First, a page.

| 1:30 am on Jan 30, 2014 (gmt 0)|
|Google, of course, has never been “all-in,” when it comes to smartphones. Instead it has successfully made phones with numerous industry partners over the years. In this light, the decision to cut its losses and redirect focus to Android makes some sense. For its own part, Lenovo also has had a decent track record of strategic purchases. It 2005, it bought IBM’s personal computer business for $1.25 billion, making it the third largest PC maker in the world. Just last year it overtook HP as the largest. |
We’ll see if it can do the same thing with Motorola and smartphones.
| 9:15 am on Jan 30, 2014 (gmt 0)|
Google bought the business for $12.5 Billion and completed the deal in 2012. Google Completes Its $12.5bn Acquisition Of Motorola Mobility [webmasterworld.com]
What's interesting is that Google is holding onto the patents, so it's looking to the long game for Android.
| 11:08 am on Jan 30, 2014 (gmt 0)|
Are the patents really worth that much? All they seem to produce is litigation.
| 11:41 am on Jan 30, 2014 (gmt 0)|
It think that's been one of the problems; the patents aren't worth as much as envisioned.
| 11:49 am on Jan 30, 2014 (gmt 0)|
I can't help feeling that without search this company would be in the mire. They are like rich kids running wild with platinum credit cards in a toy shop. Just my innocent opinion of course.
| 12:40 pm on Jan 30, 2014 (gmt 0)|
|It think that's been one of the problems; the patents aren't worth as much as envisioned. |
They are gaining lots of valuable knowledge with all the patent lawsuits against them that they are losing, with that information they should be able to extract more value out of the patents they are retaining in this deal. /end snark/
| 3:46 pm on Jan 30, 2014 (gmt 0)|
I don't think Google ever intended to be in the hardware business.
I think the whole Motorola deal was to line their pockets with patents to battle Apple and Microsoft, nothing more.
In the big scheme of things, do you think Motorola would've just sold Google all their patents?
But Motorola would sell them the division that held all those patents therefore making Google buy that division in order to part it out later. Hold it for a while, build the equity with a new kick ass product, then resell what they don't want anymore for a premium price and still come out smelling like a rose.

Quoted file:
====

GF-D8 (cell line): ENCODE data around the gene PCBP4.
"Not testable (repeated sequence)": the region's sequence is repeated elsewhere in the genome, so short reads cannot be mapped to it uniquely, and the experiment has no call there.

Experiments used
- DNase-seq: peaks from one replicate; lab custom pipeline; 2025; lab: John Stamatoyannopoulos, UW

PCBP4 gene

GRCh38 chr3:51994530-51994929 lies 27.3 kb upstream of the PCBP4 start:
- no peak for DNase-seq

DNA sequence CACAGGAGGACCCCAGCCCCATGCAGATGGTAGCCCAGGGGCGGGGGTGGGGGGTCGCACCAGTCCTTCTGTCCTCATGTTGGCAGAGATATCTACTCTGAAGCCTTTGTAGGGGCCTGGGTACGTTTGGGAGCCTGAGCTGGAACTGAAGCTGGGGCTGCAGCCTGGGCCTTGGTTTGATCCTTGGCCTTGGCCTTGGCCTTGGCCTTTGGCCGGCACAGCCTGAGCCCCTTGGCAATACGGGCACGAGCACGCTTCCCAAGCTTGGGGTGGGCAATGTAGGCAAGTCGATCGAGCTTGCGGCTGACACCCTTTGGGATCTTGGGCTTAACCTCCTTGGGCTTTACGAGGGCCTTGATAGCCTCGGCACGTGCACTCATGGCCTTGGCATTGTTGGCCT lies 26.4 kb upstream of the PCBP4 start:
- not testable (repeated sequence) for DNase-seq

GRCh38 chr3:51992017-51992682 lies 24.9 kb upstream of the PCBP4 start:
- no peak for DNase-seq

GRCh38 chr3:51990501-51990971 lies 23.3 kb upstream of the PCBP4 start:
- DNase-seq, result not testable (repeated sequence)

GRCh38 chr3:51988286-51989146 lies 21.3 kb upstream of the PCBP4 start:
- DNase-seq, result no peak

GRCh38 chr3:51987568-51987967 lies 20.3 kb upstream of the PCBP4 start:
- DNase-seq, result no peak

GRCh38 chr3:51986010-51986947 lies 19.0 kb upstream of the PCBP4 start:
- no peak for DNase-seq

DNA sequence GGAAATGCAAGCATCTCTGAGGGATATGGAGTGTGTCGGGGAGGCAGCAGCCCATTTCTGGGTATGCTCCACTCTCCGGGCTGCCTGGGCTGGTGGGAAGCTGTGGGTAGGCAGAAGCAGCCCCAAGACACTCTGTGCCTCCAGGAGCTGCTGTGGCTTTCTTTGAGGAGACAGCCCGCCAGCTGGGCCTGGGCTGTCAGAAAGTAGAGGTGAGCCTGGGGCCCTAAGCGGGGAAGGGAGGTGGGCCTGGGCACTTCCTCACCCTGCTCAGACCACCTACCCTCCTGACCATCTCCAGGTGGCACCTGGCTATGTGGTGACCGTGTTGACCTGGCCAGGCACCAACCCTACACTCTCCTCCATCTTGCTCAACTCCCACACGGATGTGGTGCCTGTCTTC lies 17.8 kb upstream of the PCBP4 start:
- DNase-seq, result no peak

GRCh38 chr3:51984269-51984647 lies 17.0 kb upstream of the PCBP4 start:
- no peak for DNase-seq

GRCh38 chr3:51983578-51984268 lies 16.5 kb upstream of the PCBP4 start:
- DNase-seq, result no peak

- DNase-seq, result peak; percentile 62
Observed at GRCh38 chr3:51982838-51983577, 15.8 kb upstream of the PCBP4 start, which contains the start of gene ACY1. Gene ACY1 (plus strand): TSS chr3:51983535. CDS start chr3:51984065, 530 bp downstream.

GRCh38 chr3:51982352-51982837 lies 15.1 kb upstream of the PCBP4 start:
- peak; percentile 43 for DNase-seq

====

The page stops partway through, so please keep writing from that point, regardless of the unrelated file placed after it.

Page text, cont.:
Not only are they in the business of partnering to build new Android products, they're now in the business of building new Android partners!
I'm thinking this also might be a move to keep the DOJ off their backs with the usual anti-trust rant. Plus, more importantly they were in direct competition with all the other Android hardware partners making MS Win 8 phones look more attractive. All troublesome situations easily solved and the stockholders are probably dancing in the (wall) streets at this news.
FYI, Google holding lots of phone patents is good for Google's partners too as Google can potentially come to the rescue with leverage if the Android franchise in general suddenly gets jeopardized.
| 9:09 pm on Jan 30, 2014 (gmt 0)|
Another look, from the tax angle, that show G ended up making a few Billion off the deal...
|So just how much has Google lost on buying and selling Motorola Mobility? $9bn - as The Telegraph seems to think? $7bn as simple arithmetic would seem to indicate? Or how about a very decent indeed profit as the vagaries of tax law might indicate - with that tasty patent portfolio thrown in for free? |
| 11:23 pm on Jan 30, 2014 (gmt 0)|
They sold off another part of Motorola almost immediately after buying for just over $2billion, so they made at least $5billion on sales, get to keep the patents, and I am sure they'll work out the rest in taxes.
So, when the facts come out, Google knew exactly what it was doing.